Between late 2008 and mid-2010, the Lord’s Resistance Army (LRA) carried out major attacks in the northeast of the Democratic Republic of Congo. For example, in late 2009, 321 people were killed and more than 250 abducted during horrific massacres in remote areas of the Haut Uele District.
The reaction of the Congolese government was rather surprising: It argued that these massacres did not take place, and that instead “a few persons were attacked by uncontrolled elements”, in which only three to 25 persons were killed. Generally, the Congolese government has been minimizing and denying significant LRA presence.
Equally surprising was the reaction of the United Nations peacekeepers to this attack: Although its mandate is to protect civilians, and though it has a presence in the affected area, it took them about 10 weeks to deploy an investigation team after first learning about these atrocities. Generally, the peacekeeping group has taken a passive attitude towards the LRA.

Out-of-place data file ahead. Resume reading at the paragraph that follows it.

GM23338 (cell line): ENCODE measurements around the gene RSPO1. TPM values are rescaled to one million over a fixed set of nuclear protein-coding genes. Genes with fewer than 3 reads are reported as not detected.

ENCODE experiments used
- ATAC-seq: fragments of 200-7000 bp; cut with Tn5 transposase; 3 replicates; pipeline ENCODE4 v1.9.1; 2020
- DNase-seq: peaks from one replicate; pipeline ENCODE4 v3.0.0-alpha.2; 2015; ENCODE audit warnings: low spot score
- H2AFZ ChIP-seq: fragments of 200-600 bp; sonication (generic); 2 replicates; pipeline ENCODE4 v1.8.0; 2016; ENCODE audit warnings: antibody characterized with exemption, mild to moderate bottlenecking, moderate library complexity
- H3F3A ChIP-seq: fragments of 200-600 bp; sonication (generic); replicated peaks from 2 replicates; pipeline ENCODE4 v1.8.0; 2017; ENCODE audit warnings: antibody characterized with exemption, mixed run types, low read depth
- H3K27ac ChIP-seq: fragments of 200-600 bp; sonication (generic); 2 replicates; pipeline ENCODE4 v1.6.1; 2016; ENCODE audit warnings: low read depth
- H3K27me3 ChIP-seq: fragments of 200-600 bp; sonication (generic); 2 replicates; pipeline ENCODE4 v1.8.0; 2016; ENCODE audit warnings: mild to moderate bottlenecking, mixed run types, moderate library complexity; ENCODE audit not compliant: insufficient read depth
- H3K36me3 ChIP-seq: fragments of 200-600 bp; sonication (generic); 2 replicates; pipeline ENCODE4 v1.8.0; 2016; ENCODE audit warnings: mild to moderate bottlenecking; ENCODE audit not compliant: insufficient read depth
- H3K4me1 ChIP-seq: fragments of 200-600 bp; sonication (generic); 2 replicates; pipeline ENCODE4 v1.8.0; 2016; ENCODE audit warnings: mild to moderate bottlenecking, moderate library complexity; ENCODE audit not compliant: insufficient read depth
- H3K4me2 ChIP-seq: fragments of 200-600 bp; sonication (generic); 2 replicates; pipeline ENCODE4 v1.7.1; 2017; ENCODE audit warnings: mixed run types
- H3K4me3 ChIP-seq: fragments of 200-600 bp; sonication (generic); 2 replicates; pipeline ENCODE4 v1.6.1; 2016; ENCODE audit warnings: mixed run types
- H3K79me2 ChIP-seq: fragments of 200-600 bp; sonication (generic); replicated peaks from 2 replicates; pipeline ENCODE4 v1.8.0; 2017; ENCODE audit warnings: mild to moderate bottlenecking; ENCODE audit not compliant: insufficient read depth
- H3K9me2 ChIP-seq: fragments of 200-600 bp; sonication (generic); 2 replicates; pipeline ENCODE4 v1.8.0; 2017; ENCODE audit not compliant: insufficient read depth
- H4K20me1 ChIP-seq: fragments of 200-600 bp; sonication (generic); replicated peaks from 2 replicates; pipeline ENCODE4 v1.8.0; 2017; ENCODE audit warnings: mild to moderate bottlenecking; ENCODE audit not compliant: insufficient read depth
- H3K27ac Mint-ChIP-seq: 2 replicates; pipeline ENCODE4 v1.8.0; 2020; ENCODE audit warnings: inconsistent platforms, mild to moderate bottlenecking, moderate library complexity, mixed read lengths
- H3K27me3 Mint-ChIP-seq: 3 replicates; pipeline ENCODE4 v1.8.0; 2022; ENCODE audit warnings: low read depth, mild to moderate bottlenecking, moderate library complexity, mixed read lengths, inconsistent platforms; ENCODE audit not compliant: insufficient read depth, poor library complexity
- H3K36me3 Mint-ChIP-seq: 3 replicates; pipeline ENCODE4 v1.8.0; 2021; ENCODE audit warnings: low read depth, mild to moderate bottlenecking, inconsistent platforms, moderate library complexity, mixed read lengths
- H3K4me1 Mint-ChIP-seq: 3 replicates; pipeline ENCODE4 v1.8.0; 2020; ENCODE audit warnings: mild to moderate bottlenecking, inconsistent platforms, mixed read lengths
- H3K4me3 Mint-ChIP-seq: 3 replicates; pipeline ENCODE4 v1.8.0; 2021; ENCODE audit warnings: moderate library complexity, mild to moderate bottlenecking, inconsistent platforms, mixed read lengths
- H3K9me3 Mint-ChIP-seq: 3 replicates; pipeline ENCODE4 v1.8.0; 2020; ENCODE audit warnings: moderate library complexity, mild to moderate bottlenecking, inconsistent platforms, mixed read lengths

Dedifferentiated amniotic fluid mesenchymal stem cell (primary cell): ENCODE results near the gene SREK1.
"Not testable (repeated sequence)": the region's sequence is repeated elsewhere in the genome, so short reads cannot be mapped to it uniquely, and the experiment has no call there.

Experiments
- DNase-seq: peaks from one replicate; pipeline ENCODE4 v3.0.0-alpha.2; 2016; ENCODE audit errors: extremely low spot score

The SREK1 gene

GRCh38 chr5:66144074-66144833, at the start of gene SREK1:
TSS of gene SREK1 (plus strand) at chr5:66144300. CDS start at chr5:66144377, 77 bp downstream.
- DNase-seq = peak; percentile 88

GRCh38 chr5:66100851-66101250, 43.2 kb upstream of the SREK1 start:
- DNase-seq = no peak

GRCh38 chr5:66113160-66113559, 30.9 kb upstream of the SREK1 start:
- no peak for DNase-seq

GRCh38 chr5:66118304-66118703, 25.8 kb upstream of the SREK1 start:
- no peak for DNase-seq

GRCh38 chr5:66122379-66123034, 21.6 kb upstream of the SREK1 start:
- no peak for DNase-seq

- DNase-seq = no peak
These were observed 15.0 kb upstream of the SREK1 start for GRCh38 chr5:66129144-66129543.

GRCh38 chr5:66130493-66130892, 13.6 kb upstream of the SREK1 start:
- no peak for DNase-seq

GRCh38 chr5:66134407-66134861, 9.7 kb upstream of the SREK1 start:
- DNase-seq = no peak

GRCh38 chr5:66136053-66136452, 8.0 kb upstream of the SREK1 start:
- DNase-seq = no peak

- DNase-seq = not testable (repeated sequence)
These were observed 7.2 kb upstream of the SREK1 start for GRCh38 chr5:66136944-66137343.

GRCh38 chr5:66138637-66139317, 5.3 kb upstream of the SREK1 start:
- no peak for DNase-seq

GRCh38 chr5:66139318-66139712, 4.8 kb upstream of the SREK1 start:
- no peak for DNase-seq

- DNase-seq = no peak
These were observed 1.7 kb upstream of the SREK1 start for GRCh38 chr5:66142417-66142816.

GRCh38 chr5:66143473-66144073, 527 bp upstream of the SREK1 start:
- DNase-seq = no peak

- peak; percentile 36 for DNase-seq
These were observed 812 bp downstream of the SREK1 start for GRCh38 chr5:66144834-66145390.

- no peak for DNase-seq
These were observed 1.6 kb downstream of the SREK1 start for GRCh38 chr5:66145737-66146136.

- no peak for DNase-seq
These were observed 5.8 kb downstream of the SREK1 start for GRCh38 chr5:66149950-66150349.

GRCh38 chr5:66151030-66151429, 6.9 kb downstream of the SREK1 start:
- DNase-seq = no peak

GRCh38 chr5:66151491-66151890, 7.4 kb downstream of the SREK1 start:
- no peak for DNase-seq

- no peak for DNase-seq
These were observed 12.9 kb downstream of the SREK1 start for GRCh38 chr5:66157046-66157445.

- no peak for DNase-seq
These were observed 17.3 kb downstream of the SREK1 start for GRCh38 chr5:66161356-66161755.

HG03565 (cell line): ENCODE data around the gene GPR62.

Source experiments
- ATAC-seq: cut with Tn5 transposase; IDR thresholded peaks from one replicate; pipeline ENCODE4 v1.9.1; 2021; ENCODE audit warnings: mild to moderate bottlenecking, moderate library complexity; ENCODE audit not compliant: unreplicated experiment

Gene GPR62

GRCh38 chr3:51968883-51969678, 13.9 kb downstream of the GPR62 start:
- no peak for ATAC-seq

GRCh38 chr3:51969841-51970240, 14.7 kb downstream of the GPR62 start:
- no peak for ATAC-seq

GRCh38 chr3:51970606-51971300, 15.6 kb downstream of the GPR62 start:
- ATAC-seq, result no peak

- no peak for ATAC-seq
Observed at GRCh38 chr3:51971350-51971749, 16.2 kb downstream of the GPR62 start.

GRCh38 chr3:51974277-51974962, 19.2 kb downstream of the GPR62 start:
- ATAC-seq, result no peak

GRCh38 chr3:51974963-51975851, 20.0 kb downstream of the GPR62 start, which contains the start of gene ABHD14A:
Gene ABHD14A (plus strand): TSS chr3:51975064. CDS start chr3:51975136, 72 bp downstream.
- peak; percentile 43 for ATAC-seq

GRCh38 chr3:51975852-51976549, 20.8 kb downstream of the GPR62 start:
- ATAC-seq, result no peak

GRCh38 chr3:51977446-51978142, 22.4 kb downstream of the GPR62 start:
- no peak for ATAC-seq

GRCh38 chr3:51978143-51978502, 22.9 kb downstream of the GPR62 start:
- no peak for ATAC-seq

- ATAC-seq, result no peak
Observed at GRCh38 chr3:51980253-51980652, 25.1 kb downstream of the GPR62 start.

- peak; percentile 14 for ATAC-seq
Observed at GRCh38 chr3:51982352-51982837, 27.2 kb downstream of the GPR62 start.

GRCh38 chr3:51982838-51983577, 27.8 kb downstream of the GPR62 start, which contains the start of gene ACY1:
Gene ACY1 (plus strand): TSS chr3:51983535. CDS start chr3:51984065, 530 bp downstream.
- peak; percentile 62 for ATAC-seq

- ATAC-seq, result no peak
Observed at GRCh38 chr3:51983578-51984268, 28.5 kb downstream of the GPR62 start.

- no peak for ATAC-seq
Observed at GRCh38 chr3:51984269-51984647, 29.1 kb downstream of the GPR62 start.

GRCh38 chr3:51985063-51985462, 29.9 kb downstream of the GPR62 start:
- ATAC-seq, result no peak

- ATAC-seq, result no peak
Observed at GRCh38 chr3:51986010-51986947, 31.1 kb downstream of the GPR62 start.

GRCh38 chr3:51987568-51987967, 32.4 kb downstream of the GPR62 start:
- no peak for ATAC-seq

Similarly, in the years to follow, various actors at both the national and international level, have framed the LRA in radically opposite ways. American lobbying organizations such as Invisible Children, Resolve or Enough, along with the U.S. government, have given much attention to the LRA, while governments in the affected region largely approached the LRA as a defeated force.